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The HWASUNG Trademark Case

SH-VINA Cable Co., Ltd vs. Thien Phu Industrial Co,. Ltd.   The pending dispute between SH-Vina Cable Co.,Ltd and Thien Phu Industrial Co.,Ltd. over the ownership of the trademark HWASUNG has raised some important questions about the application of the Vietnamese Trademark Law, especially those relating to the «first to file» principle and grounds for cancellation of a registered trademark.
Facts
Thien Phu Industrial Co.,Ltd., situated at 22 Nguyen Huy Tu street, Hai Ba Trung district, Hanoi, is the holder of the trademark HWASUNG for electric cables and electric equipments in class 9 under the registration certificate n° 67384 dated October 19, 2005 and the trademark HEE SUNG under the certificate n° 62539 for products in class 9. Thien Phu has also filed an application for registration of the trademark SEOUL for products in class 9. Of note, all these trademarks are identical to the trade names and trademarks used by South Korean companies.
SH-Vina Cable Co.,Ltd, situated at Section 1, Khai Quang IZ, Vinh Yen town, Vinh Phuc province, is a 100% foreign owned company, established according to the Investment License n° 65/GP-VP issued on October 28, 2004 by Vinh Phuc People’s Committee for the purposes of fabrication and distribution of electric and telephone cables in Vietnam. SH-VINA is owned by three South Korean companies, namely HWASUNG, SEOUL và SIMEX.
According to SH-VINA, from 2002 to 2006, HWASUNG Company imported electric cables bearing the trademark HWASUNG from Korea into Vietnam and distributed them through its local agents. This activity ended when SH-VINA began production of local cables bearing the trademark SH-HWASUNG. On May 25, 2006 SH-VINA filed with the National Office of Intellectual Property (the NOIP) an application for registration of the trademark HWASUNG which has been refused on the ground that it is identical to the one registered in the name of Thien Phu.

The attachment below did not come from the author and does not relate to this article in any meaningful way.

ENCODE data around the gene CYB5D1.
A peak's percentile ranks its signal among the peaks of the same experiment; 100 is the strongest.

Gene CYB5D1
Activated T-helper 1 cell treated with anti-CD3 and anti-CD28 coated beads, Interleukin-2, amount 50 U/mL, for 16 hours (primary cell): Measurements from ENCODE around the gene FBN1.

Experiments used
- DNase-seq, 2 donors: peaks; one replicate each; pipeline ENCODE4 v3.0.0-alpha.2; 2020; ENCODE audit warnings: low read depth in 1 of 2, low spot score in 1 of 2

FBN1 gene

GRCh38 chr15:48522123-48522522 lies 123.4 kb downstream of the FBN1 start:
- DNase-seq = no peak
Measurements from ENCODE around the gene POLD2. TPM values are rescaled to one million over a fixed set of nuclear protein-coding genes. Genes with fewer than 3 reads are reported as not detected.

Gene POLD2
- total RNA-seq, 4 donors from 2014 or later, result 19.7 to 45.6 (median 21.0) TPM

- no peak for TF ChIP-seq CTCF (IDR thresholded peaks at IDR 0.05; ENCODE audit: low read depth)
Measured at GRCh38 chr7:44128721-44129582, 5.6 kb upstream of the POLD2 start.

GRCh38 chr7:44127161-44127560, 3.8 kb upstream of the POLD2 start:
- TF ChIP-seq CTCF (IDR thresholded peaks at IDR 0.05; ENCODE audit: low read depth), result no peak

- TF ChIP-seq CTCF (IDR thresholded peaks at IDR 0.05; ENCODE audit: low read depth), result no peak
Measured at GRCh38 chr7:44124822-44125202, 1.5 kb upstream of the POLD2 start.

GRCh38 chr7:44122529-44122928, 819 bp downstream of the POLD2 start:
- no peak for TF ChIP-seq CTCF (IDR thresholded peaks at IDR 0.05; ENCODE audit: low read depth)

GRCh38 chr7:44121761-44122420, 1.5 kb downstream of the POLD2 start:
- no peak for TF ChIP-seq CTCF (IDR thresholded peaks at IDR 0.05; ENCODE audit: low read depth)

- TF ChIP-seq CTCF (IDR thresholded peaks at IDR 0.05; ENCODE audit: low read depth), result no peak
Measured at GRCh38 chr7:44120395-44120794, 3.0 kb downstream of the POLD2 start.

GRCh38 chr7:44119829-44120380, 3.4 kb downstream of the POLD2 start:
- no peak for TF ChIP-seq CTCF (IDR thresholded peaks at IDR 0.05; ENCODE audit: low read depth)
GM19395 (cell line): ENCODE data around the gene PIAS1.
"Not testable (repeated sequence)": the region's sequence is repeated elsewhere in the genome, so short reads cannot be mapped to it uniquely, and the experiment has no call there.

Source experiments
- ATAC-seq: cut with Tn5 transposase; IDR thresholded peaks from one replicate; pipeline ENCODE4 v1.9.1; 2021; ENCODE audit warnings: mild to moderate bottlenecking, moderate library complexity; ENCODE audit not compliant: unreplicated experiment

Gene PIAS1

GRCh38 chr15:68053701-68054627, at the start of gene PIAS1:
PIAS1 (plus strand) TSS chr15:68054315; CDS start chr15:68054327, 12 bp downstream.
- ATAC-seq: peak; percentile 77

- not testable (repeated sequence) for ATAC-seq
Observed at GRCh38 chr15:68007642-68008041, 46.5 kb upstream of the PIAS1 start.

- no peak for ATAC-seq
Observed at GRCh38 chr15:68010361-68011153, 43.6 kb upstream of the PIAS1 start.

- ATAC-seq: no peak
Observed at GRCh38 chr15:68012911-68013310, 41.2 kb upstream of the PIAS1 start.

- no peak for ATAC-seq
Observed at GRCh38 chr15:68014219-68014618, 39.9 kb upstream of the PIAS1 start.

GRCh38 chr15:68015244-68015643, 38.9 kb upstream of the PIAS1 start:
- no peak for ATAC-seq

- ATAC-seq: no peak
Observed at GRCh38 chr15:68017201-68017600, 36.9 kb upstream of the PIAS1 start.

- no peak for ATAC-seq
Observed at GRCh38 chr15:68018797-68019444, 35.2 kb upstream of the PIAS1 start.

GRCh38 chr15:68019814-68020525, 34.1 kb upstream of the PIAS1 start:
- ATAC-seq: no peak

In the second half of August 2006, upon to Thien Phu’s requests, Hanoi Market Management Unit 5 and Hanoi Police conducted inspection in the territory of Hai Ba Trung district and seized a large quantity of electric and telephone cables bearing the trademark SH-HWASUNG owned by the two main distributors of SH-VINA, namely Duy Tan Electric Material Company and Duy Yen Trade Company. The seized goods have been sealed, transfered to a state warehouse for detention.
In the begining of September 2006, SH-VINA filed with the NOIP a request for cancellation of the trademark HWASUNG in the name of Thien Phu on the grounds that it is identical to the trade name of the South Korean company HWASUNG, and that the trademark HWASUNG had been used in Vietnam before the filing date by Thien Phu. To support SH-VINA, Vinh Phuc People’s Commitee sent an official letter to the NOIP and the Central Steering Board 127 urging these two authorities to take necessarty measures to protect the legitimate interests of the foreign investors, permit the circulation of their products on the market to avoid the possible negative effects on SH-VINA and its 100 employees, as well as on the investment environment in general.
Upon receiving SH-VINA’s cancellation request and its supporting documents, the NOIP issued the official letter n° 2170/SHTT- TTKN in which it confirmed the exlusive right of Thien Phu over the disputed trademark in the whole territory of Vietnam. However, it added that a trademark registration may be cancelled if the plaintiff has sufficient arguments and evidences.
So the case is still pending and for the moment it’s not clear whether the NOIP will cancel Thien Phu’s trademark or dismiss SH-VINA’s request. D&N International will follow the case and report its new developments in the next issues.
Comments